The Long View : New middle class

The Long View : New middle class

First posted 11:36pm (Mla time) Nov 07, 2004
By Manuel L. Quezon III
Inquirer News Service

Editor’s Note: Published on page A15 of the November 8, 2004 issue of the Philippine Daily Inquirer.

IN HER article, “Let’s Lapu-Lapu together” (PDI, 11/6/04) Asuncion David Maramba pointed out something I’ve been saying all along: the crisis of the middle class. She noted: “Everybody knows that the middle class is or should be the backbone of democracy. The very poor is democracy’s burden; the unmindful super-rich, its embarrassment. But our educated middle is leaving our shores. The very poor can’t, except to DH, to OFW, to TNT. The very rich won’t, except to travel back and forth. Picture our emerging, catastrophic demography.”

As far as I know, no one has written a history of the Philippine middle class. If someone were to do it, I’d think he’d find the 1920s to the 1970s its most vibrant period-a period of two generations when much of modern Philippine progress, not just economically, but also intellectually and politically, took place.

The 1920s saw the emergence of an English-speaking middle class that became involved in business, in politics and the arts. This class 


experienced its baptism of fire in the war and rose to prominence in the 1950s. It went through its crisis of confidence in the first quarter storm and came to the beginning of its demise with its embrace of martial law. It redeemed itself with Edsa in 1986. After hopeless infightings that resulted in the Estrada presidency, it tried to redeem itself again in Edsa II. However, the vision and numbers it had in 1986 it somehow failed to get right in 2001; although it still had enough residual power to prevent the rise of Estrada Part 2 in Fernando Poe Jr.’s candidacy.

It is said that in Britain, the upper classes established schools to prepare the lower and middle classes for inclusion in the ranks of the wealthy-either as bureaucrats, managers or clerks. Thus, while economic progress saw great social transformations, the changes remained firmly tied to the principles and manners of the landed aristocracy. A similar pattern can be said to have emerged in this country in the early decades of the 20th century. The factories of middle-class culture-that is, their clubs and schools-enabled the transmission of upper-class values and culture to the middle class. And that class, aside from rubbing elbows with the wealthy, created institutions that were dedicated to the transmission of middle-class culture as well. For example, the middle class sent its sons to Ateneo and La Salle to learn the ways of the wealthy, as its daughters did in the Assumption; for the less socially mobile, there were the public schools that trained and taught those without means to adopt the values and ways of the middle class.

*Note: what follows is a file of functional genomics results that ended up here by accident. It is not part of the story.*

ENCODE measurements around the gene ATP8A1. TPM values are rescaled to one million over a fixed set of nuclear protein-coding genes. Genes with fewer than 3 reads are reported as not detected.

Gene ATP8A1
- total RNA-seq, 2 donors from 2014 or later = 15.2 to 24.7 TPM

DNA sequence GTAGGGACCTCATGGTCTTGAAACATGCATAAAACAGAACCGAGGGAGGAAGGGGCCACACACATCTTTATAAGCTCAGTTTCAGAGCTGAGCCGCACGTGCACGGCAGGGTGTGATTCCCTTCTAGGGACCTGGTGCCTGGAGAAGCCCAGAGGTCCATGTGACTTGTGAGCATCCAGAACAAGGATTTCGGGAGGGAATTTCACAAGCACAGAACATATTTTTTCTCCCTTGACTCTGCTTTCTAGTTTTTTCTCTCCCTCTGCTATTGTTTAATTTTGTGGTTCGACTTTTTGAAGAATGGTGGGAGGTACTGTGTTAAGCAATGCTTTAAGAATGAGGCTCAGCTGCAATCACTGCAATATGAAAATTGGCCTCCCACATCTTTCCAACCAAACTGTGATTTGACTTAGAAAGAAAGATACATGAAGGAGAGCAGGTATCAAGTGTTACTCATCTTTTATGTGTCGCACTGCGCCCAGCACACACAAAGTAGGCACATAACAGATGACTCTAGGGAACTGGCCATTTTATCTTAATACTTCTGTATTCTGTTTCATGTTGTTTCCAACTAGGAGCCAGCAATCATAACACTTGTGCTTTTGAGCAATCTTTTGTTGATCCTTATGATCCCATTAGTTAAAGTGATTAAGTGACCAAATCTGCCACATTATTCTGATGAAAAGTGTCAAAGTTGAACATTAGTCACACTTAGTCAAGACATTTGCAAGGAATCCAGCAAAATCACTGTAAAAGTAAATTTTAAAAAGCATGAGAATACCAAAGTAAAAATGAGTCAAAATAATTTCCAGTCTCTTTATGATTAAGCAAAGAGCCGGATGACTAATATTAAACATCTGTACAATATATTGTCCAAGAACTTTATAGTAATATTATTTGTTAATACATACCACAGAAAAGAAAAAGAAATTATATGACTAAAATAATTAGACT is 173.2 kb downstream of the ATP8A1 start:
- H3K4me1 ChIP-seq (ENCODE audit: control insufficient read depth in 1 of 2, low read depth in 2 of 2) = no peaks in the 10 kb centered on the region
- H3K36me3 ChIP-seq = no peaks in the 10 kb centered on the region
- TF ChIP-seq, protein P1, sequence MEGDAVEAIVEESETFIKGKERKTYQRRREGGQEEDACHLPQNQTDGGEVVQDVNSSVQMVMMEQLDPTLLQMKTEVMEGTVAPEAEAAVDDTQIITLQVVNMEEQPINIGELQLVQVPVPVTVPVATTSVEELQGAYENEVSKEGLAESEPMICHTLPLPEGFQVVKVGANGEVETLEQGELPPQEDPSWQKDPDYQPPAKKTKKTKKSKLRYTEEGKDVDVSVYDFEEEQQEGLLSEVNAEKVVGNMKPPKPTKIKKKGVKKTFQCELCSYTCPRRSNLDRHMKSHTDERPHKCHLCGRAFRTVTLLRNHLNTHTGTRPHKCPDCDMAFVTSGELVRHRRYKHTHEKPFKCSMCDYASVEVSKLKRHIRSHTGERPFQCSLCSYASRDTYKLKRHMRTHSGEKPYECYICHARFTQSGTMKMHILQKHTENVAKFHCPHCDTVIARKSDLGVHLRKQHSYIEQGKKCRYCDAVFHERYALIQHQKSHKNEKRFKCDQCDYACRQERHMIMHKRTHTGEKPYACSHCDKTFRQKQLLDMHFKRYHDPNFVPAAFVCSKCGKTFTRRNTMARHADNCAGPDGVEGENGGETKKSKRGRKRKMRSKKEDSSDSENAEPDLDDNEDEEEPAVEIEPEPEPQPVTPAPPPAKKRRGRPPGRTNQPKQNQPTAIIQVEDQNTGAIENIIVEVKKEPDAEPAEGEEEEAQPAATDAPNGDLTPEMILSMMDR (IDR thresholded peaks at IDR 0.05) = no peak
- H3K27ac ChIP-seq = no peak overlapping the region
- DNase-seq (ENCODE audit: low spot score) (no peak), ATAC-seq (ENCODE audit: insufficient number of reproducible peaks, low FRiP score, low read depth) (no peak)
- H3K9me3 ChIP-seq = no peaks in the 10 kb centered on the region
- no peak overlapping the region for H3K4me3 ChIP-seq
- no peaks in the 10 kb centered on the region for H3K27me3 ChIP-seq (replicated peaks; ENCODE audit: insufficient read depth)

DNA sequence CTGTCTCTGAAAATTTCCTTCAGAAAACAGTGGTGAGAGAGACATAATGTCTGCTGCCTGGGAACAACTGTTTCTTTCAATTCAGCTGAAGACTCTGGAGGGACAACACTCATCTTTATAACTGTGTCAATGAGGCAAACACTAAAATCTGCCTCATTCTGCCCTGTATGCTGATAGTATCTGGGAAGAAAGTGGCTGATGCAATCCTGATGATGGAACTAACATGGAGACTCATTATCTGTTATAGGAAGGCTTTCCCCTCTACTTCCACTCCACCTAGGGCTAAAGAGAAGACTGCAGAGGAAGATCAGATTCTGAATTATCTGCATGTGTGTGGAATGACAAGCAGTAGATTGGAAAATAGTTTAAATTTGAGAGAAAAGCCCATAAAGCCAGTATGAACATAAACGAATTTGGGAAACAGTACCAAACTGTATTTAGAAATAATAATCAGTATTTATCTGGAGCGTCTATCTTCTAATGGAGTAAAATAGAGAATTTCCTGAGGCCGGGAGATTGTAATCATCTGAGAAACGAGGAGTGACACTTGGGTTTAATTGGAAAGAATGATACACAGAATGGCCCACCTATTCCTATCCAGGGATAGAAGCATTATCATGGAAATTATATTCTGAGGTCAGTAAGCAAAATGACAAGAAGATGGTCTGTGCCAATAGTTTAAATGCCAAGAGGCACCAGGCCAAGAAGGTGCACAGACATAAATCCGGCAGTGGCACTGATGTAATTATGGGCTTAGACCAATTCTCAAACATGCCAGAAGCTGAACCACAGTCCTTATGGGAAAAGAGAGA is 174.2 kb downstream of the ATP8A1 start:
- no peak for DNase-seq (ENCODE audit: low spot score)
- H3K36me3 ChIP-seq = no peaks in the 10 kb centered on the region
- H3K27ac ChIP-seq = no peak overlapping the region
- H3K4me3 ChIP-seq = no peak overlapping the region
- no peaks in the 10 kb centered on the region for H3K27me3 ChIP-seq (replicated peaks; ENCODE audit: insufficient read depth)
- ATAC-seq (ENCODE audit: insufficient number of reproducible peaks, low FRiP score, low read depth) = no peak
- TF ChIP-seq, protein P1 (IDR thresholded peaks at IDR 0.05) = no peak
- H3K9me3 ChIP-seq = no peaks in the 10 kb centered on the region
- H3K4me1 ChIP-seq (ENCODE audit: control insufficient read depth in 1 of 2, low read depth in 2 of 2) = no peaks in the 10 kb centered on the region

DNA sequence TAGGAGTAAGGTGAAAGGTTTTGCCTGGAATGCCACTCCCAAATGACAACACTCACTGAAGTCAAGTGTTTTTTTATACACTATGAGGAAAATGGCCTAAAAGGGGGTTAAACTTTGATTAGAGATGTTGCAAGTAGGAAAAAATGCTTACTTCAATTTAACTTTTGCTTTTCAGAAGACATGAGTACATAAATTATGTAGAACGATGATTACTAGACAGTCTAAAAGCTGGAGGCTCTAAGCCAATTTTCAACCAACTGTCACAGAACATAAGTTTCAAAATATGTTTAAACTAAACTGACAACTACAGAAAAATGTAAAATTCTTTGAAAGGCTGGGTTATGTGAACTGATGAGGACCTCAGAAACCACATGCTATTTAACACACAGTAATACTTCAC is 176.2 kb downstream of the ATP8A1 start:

These were the families whose fathers lived in the cultural environment of Unilever, or Ayala y Cia, the Soriano and Elizalde companies, RFM, Philamlife and so on. These were the people who went to public school or the so-called “second tier” universities, such as the Mapua and the University of the East, or took law at Manuel L. Quezon University. They all progressed such that they were able to build their own homes, buy cars and send their children to college. It was their children in turn, caught up in the worldwide environment of questioning the social order, that whipped up the First Quarter Storm. Reacting in panic, the parents embraced martial law.

The nature of totalitarian governments is such that they exchange social change for reactionary repression, ensuring stability in the short term but, in doing so, pawning the future. The most negative achievement of martial law was to render the old middle class politically, economically and intellectually impotent. It stopped growing, and began to fade away. Many of its best and brightest emigrated; worst of all, it began to shrink. It has been shrinking for over a generation.

What is taking its place? A new middle class, deprived of the sense of cohesion and belonging instilled in the 1920s to the 1970s by the institutions of church, club and school. I am convinced pockets of this new middle class lacking in a fundamental sense of community are emerging throughout the country. Through overseas jobs, or such opportunities as can be found with the proliferation of call centers, many poor people and descendants of the old middle class are attaining middle-class economic status. They are finally able to buy their own land and car, and even put up a business.

With middle-class resources, they develop certain attitudes: an instinctive defense of the concept of private property, for example. In a sense, their new-found prosperity also means a kind of liberation-from involvement with, and the impact of, national issues. Politics and government become a hassle to avoid; established religions and schools become irrelevant; culture becomes unattractive and pales in comparison to the cultures and thoughts of other peoples. The paradox, however, is that since there is no transmission of culture from one generation to the next, there is no corresponding guarantee that the gains of an individual will be preserved for posterity. Filipinos who find opportunities for economic independence abroad face the danger of parasitic relatives dissipating hard-earned wealth; and of an increasingly suicidal political class on the right and left ruining the country.

If Maramba worries of an emerging catastrophic demography, I’d suggest that the catastrophe is already here. But as with any country, out of catastrophe comes change: and that change, so scattered as not to be noticed but present nonetheless, actually means we have a new middle class.

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Comments welcome at

Manuel L. Quezon III.

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